Brantley's Reviews > New Testament Greek Primer: From Morphology To Grammar

New Testament Greek Primer by Gerald L. Stevens
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's review
Apr 05, 2012

it was amazing
bookshelves: foreign-language
Read from April 05 to May 06, 2012

I took Dr. Stevens' Greek class in the fall semester of last year and ended up dropping out to retake it this past semester. Although I took a two semester introductory Greek class in my undergraduate studies, it was nowhere as intense or comprehensive as Dr. Stevens' class. Both semesters of a normal Greek intro class were crammed into one, and the teacher expected most everything to be memorized.

I don't think this was a bad thing at all. I found Dr. Stevens to be a very knowledgeable man not only in the Greek language and hermeneutics, but also in the history of the language itself and in effective teaching methods. Dr. Stevens is not only brilliant, he is also a very kind and caring man who seeks to help students to make the most of their learning experience.

The book follows well with Dr. Stevens' class progression. However, I wonder how easy it would be to teach from for someone who is not as knowledgeable about Greek as Dr. Stevens. The book follows a progression that builds upon the prior material (as most Grammars do), but sometimes finding the information in past chapters that needed to be brushed up on was a little difficult, but not impossible or overwhelming.

Dr. Stevens put in an English grammar section as an appendix which does a fantastic job of expressing its grammatical concepts. Dr. Stevens is right when he says that the problem with learning the language is not with the student's knowledge of Greek, but with their knowledge of English. Honestly, after about three intense class periods and several nights of reading in the book, I came away with a better understanding of the English language than I ever had in grade school!

The homework sections in the text replace the necessity of a separate workbook. For a one semester class meeting twice a week, the book homework is great, but if the class were to do a two semester intro, I think more homework material would probably be helpful.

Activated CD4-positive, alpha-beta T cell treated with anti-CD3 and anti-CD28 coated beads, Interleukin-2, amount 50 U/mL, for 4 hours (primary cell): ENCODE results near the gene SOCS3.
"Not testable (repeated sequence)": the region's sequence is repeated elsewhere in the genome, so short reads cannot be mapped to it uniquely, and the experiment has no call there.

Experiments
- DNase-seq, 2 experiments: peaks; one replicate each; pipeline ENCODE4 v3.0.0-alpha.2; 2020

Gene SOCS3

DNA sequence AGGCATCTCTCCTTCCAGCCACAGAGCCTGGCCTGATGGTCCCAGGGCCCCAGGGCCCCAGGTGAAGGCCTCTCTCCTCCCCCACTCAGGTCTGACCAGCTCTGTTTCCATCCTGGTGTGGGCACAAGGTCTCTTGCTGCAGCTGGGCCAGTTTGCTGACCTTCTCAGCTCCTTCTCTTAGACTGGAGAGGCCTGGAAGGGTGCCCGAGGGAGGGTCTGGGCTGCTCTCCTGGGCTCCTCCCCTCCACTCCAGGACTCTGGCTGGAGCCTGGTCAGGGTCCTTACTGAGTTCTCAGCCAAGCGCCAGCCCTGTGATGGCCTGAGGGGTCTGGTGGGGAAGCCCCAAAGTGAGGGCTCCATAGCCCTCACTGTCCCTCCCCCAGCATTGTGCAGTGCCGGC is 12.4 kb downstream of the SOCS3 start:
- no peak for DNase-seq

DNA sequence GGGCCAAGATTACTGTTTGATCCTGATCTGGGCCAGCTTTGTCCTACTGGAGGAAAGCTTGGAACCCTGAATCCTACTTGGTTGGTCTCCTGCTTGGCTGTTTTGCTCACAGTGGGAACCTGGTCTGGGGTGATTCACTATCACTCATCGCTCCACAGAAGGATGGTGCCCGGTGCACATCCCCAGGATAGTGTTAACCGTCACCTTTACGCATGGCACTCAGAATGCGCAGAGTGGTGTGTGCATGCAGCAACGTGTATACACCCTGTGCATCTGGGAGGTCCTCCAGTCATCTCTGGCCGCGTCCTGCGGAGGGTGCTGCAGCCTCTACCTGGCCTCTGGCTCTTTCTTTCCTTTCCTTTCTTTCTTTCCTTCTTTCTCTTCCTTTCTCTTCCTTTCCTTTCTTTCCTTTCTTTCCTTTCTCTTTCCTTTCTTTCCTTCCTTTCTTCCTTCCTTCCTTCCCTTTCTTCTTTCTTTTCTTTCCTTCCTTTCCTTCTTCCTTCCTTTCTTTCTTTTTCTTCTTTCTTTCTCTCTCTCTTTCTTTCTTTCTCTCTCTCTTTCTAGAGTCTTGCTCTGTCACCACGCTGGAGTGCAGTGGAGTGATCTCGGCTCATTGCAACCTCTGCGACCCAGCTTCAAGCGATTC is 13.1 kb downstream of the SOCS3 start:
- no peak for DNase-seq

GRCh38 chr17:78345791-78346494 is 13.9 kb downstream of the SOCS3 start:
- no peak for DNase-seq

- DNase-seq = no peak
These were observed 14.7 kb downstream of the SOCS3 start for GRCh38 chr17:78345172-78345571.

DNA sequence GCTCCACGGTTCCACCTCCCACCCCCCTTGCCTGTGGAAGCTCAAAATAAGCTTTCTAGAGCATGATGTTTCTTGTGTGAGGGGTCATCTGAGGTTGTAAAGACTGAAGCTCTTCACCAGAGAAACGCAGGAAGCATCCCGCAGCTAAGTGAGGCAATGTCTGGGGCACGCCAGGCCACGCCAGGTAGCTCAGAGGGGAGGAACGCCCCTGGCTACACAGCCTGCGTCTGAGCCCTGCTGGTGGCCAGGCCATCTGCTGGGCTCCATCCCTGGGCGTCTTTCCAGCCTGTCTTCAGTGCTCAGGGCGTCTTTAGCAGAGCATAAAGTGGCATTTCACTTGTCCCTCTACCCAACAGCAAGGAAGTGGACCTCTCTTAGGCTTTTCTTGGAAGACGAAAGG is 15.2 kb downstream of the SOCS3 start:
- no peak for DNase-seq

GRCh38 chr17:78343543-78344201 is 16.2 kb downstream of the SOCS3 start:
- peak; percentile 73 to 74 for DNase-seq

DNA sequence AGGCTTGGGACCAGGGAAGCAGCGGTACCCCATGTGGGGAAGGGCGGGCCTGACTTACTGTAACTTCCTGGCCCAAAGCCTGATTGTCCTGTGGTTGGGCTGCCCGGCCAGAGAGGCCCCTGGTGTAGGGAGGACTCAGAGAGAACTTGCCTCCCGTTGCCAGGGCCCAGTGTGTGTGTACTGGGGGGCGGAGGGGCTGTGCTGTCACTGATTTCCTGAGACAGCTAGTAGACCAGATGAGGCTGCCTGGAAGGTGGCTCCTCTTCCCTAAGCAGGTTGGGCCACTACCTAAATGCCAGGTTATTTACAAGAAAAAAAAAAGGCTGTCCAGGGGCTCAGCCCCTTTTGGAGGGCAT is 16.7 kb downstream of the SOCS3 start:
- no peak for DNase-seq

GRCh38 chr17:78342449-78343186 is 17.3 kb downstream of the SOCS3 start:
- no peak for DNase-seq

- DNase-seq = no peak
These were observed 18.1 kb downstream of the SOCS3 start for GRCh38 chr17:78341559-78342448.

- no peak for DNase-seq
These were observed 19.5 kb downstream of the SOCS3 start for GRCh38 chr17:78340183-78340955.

The most amazing part of the book is Dr. Stevens' method of learning verbs. I have used another book in the past for my undergraduate class that basically left verb structure in a rather mysterious light, but Dr. Stevens explains the logic of the Greek verbal structure as well as presents an easy way to recognize the type of verb through a system of dividing the verb into 6 possible parts (not all 6 used at one time). Whereas verbs were a chore to memorize on a giant chart in my previous class, Dr. Stevens' system breaks down the monstrosity of the Greek verb into a simple algorithmic collection of paradigms, principle parts, and verb slots (none of this will really make sense until one studies his system).

Overall, I thought the book was good. As mentioned above, it was difficult for a forgetful person like myself at times to go back and find some of the information from previous chapters that needed refreshing, but that was really the only problem I had with it. Even that problem was not really problematic since dialogue with both other students and Dr. Stevens supplemented such issues. For anyone seeking a great supplement to their Greek curriculum, I would definitely recommend Dr. Stevens' Primer.

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Reading Progress

04/10/2012 page 333

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